Chivvy was a great favourite on wet snowy days, and on really impossible days, DHG organised games in Shakespeare for the whole school, with great effect and enjoyment.
The shooting shield was competed for, under Harry Risbridger, and, as I mention somewhere else, the pool was used for our rifle shooting in the winter. We even competed in school air rifle competitions to no great effect.
Here again not much probably changed. The patrols were Buffaloes, Curlews, Stags, Hounds and Owls, and patrol leaders were elected. Much energy was devoted to badges, and the School term was ended with “Pow Wow” which reviewed the term, and at which prizes were handed out. Melbury was very much in use, and we used to do Scouting activities there on Sunday afternoons: two matches only, and no paper allowed for the fire. Jerry’s only major change was the introduction of brown boiler suits for recruits, which was probably sensible in the circumstances.
The Baker Wilbraham Competition for local Scout troops was held in the Summer, and we started to compete in Jerry’s day. The 6th Winchester was split into two teams, and we never quite won, usually with a team coming second or third.
Much of what follows probably didn’t change for generations: daily parades, the London Mush, taking temperatures [abolished by JFC soon after he arrived at West Downs – editor], all rounder and nuisance points, no running in the passages, being “sent down”, slippering, late marks.
In my day, a key activity was “escaping”, meaning getting out of the school especially at night, and escape committees, based on The Wooden Horse, The Colditz Story and other then topical war books, were formed. Usually this resulted only in people “going round the field” at night, for a dare – one Rupert Stobart was always doing this, and always getting caught and being beaten as a result – but on one celebrated occasion, the Stevenson brothers, Willy and Hugh, decided enough was enough, and set off down the hill to the station. There they calmly bought tickets for London and were finally intercepted boarding the train by Reg, of all people, who happened to espy them across the platform. Ask him for the definitive version.
Stories after lights out were another recreation. These, as told by experts, kept us awake for hours, punctuated by the occasional “cave”. The Scottish boys were best, particularly Harvie-Watt minor, and Monro minor. The former had two characters, “Harry and Smelly” whose adventures kept us going night after night. I rather think that David Howard, whose nickname for some reason, was “Karachi” was good, too.
Model aeroplanes were the main craze. They were powered by motor or elastic, and vast sums of parental money were poured into them, with very varying results. But Jeremy Delmar Morgan and the aforesaid Monro minor were the two stars, producing wonderful machines, which flew, and replicas of Spitfires and Hurricanes which were exactly like the real things.
In my time, Harry Risbridger, “Instructor” introduced other therapies: basket weaving, which soon caught on, resulting in an epidemic of wastepaper baskets, and plasterwork, which consisted of plaster of Paris casts, which were then, usually hideously, daubed.
There was also woodwork, first of all by a man called Adams who succumbed to TB, and then by a Channel Islander called Le Sueur, who was much better. Adams didn’t get us much farther than pointers, and very crude toastracks.
Another activity were French walks with the lovely Mlle V. Carrere, who looks today just as she did thirty five years ago. We had to converse only in French, and it was a great strain for young Anglo-Saxons. We must have looked very odd to outsiders, wandering about Winchester, jabbering in Franglais, at each other. Finally, I have strong memories of those hours spent in the library under The Gallery in Shakespeare, principally after tea and before Sunday evening chapel, poring over very ancient encyclopaedias, and pre-war adventure stories. There was a full collection of Rider Haggard, and Henty, of which I read quite a lot, and Walter Scott, which was quite indigestible. There were some wonderful books. There was also a rather fleabitten collection of butterflies which had been extensively ransacked, and in which nobody was particularly interested.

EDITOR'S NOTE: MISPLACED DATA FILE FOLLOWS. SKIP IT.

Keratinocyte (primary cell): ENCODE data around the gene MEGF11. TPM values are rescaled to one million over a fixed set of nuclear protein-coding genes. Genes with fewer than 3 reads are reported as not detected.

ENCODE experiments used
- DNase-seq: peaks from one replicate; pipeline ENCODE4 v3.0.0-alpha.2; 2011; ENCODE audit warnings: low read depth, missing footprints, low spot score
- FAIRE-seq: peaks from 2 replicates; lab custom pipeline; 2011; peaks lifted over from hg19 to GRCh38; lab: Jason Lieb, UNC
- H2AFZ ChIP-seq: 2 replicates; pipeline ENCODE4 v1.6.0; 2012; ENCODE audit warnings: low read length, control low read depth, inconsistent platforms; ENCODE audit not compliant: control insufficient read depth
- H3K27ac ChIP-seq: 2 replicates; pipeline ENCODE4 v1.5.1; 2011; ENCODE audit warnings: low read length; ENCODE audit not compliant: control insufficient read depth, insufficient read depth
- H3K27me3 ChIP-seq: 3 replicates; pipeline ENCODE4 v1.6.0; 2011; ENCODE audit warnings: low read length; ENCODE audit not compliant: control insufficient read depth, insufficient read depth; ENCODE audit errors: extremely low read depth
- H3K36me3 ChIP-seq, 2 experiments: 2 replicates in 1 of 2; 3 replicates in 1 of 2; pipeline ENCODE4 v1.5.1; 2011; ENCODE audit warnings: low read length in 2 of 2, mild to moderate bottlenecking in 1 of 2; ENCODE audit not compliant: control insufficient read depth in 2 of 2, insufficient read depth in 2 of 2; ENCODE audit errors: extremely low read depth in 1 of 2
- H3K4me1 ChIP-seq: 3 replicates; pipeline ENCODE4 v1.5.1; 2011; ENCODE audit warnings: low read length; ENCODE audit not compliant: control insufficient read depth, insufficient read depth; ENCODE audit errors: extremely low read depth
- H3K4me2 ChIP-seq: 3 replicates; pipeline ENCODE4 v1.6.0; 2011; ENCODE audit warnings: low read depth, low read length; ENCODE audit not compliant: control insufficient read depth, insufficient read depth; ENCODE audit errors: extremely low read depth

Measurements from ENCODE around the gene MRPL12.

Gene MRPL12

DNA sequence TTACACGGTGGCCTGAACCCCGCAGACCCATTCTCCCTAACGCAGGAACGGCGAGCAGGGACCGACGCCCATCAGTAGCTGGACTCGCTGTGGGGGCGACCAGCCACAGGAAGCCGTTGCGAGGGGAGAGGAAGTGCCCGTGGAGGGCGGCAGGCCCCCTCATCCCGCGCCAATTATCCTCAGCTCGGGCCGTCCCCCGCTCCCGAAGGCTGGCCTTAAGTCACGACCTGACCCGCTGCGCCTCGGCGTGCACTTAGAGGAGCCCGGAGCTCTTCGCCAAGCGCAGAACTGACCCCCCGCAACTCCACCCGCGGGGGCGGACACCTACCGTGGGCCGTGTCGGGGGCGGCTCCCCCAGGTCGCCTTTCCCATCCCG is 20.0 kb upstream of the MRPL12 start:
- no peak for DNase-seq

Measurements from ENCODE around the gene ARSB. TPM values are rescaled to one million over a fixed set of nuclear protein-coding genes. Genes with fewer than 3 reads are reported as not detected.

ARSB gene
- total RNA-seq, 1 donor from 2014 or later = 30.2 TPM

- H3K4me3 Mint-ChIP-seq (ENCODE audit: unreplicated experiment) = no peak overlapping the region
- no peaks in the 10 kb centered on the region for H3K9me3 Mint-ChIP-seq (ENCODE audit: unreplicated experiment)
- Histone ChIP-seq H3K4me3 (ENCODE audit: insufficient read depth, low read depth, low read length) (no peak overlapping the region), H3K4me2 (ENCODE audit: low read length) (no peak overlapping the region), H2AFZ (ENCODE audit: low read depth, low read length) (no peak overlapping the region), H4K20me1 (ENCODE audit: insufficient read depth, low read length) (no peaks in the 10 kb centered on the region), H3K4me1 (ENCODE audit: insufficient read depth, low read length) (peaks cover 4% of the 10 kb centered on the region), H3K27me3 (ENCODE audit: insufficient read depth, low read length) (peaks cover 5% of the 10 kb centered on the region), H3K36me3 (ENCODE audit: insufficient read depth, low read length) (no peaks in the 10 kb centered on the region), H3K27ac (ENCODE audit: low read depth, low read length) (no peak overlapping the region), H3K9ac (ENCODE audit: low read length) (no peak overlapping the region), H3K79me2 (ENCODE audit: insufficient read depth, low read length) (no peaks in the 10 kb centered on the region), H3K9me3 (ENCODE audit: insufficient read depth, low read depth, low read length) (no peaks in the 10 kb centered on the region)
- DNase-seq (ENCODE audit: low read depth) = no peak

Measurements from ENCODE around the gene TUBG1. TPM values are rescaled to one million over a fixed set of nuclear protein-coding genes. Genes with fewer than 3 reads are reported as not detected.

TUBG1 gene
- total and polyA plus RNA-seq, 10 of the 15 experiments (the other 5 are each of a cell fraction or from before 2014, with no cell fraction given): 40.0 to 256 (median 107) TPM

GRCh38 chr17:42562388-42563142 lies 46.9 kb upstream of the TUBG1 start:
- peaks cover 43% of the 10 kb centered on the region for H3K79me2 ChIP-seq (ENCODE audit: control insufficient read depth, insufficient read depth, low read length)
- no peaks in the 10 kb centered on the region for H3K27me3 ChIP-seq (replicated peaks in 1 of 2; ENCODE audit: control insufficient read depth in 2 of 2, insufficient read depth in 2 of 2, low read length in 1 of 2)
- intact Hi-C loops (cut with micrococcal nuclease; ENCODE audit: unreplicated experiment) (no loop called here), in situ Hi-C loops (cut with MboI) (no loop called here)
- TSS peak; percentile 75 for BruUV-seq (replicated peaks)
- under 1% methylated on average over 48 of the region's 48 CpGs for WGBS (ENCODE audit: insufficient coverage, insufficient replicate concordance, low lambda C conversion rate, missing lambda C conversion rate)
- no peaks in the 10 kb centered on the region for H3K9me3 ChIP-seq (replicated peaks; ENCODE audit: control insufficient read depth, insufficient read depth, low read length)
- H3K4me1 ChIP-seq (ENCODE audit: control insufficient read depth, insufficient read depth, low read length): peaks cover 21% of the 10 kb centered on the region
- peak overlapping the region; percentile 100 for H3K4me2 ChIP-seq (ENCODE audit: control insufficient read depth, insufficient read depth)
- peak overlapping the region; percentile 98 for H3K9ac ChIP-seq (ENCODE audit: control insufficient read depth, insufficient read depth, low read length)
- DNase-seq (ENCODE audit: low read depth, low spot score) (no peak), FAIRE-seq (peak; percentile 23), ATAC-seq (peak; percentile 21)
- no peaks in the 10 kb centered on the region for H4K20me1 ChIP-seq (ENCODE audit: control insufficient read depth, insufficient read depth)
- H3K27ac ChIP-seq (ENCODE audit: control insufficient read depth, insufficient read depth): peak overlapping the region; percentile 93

I saw two KT Shakespeare plays in Melbury, but JFC discontinued these. Plays were more ephemeral later: two abridged plays were produced in Shakespeare (the room), which the Cornes’ had had fitted for lighting, and with staging at the gallery end. These were Macbeth (produced by AT Turner), and Henry V (produced by John Chesney), in which respectively I played Banquo and Prince Hal himself. The old tradition was lost, however, and I think that those plays were in the winter term.
Again very strong memories of this, and particularly of KT there. He had a terrifying black swagger stick about an inch thick with which he would conduct choir practices, and threaten those who were failing in their Scripture Verse requirements. The services themselves I am sure you will remember. It would be worth repeating The Founder’s prayer in total, for it is a moving testament of one man’s faith and perception of human values. Incidentally, as you probably know, I have the “Well Done, WD” memento, clearly written on the back of a cheque. At what point in his decline did LH write that, I wonder?
The Carol Services, which were painstakingly rehearsed by KT were particularly memorable, as was ATT’s amazing organ playing. I also remember the Communion Services, with KT’s friend Canon Hood, who couldn’t pronounce his “r"s, in charge – he made them very reverential.
What a lovely special place it was, responsible for the strong Christian faith of many OWDs, I am sure. Did you inspect the plaques? There was a particularly poignant one erected in my time to Pip Hordern. He died as a result of a blow from a cricket ball on the field at WD, and had been a great sporting hopeful. It cast a pall over KT’s last summer, and was a great shock. I had slept in the next bed to him.